Saturday, November 10, 2007

Trip Report: Barcelona, Part 1: The Sights

To recap: This was ostensibly a business trip for me, KT. The meeting was 3.5 days. I was there for 10. Heh. Also: It was September. I don't recommend trying to write about trips 6 weeks after they happened.

We had no idea we'd be in Barcelona during La Mercè, a many-day festival that honors the patron saint of Barcelona (or something). I flew in from Lisbon, AW flew in from DC, and RT flew in from Germany. After a couple hours of catching up and an additional hour of napping, we thought we'd head out and find some dinner, and maybe see if we could find the source of the merriment we could dimly hear from our apartment. Two blocks from our apartment, we came to this:

Starting Procession of La Merce from dceditors on Vimeo.

The giant puppets make multiple appearances throughout La Mercè, and move by a single person stepping inside it and lifting the entire structure up on their shoulders. We stayed and watched fire dancers and more puppets dancing, and it all ended with fireworks being shot off the top of city hall. Fun!

Throughout the following four days we encountered several parades, and stumbled onto plazas with huge stages with music and dancing, and we came across the occasional arts and crafts festival. It was incredible! I later talked to an acquaintance who used to live there, and he says we definitely got to see Barcelona at it's most vibrant. I am in general opposed to crowds, but Barcelona can handle it.

If you're not there during such merriment, you will still have plenty to do. Perhaps the most striking thing about Barcelona is the architecture of Antoni Gaudí. Well, actually it's the architecture in general -- Barcelona put some serious effort into making its city streets ooze with Catalan culture. Gaudí designed buildings that stand out, like Casa Batlló, for example. His buildings were built around the turn of the century during the Modernisme movement, an Art Nouveau variant. We toured this house, and it was incredible! Lots more pictures in my photo album.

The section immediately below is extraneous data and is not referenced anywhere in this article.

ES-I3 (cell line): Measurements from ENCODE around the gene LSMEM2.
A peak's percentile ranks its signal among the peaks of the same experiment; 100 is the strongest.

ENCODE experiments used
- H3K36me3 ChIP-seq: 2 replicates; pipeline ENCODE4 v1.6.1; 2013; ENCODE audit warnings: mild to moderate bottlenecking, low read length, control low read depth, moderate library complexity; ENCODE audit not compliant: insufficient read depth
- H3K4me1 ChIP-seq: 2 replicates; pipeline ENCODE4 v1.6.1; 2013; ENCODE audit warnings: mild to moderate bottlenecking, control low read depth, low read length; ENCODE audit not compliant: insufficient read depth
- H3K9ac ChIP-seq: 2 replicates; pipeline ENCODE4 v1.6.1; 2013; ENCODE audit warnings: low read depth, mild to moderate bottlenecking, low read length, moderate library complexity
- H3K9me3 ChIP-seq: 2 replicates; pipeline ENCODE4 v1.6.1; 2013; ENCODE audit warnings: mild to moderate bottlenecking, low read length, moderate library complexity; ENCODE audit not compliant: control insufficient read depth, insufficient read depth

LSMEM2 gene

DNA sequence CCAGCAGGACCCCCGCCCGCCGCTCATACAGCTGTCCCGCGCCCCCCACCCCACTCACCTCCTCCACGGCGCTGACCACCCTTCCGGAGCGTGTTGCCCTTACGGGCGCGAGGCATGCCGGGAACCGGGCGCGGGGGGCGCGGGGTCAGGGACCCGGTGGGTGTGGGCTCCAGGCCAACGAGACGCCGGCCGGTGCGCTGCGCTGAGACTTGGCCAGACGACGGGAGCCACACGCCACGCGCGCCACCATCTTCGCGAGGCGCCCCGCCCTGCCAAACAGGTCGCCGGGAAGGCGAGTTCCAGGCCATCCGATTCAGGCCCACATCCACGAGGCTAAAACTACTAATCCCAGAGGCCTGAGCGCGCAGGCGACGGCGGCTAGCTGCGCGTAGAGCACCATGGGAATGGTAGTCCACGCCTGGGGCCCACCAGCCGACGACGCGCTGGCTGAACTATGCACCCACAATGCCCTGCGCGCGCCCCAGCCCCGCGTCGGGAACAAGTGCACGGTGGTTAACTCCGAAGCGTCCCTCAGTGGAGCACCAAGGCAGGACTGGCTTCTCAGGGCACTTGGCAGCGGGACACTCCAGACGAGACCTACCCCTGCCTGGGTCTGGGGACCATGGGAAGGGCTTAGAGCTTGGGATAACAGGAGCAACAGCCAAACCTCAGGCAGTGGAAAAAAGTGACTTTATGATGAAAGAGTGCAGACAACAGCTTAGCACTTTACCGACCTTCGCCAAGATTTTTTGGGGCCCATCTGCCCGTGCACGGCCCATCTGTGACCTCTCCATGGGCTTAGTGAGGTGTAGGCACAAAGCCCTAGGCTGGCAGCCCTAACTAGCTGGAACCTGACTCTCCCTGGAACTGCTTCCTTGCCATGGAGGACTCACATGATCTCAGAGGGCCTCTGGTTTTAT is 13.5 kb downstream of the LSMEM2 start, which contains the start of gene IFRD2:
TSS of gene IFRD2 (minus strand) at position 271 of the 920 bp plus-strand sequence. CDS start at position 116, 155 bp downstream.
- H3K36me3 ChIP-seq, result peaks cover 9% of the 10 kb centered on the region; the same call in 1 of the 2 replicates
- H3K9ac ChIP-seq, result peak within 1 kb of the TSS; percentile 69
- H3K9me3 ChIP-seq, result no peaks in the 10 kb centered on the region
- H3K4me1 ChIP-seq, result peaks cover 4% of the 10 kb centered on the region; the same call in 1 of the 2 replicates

Another major site is Parc Guell, famous for its mosaic benches and, well, tiled mosaic everything. It's a ways out of the main downtown area, but it's a pretty park. We enjoyed a lovely afternoon here, finding some shade and chatting for a good long while, while a Cuban man lazily playing the trumpet provided the background music.

Gaudí's most famous building is surely Sagrada Familia. It's tough to know where to start to explain Sagrada Familia. Here's a good, still brief, description of the history and construction of Sagrada Familia. Even more briefly, though, Gaudi took over construction in 1883 on the Temple Expiatori de la Sagrada Familia -- the sacred family. It ultimately became his life's work and indeed his obsession for the last years of his life. There are some parts of it that are truly phenomenal and others that make you wonder if he was a little off his rocker. Construction continues today, and the architects say that it will be completed in 25 years. I think that's optimistic. Gaudi also didn't have blueprints and was making it up as he went along, so there are some parts of it that are extrapolated or inferred by contemporary artists and architects. The Passion Facade was completed in the late 1980s -- its angular figures often seen as controversial. It was an incredible site. Pay the extra money for a guided tour, and allow plenty of time to study the building's intricacies.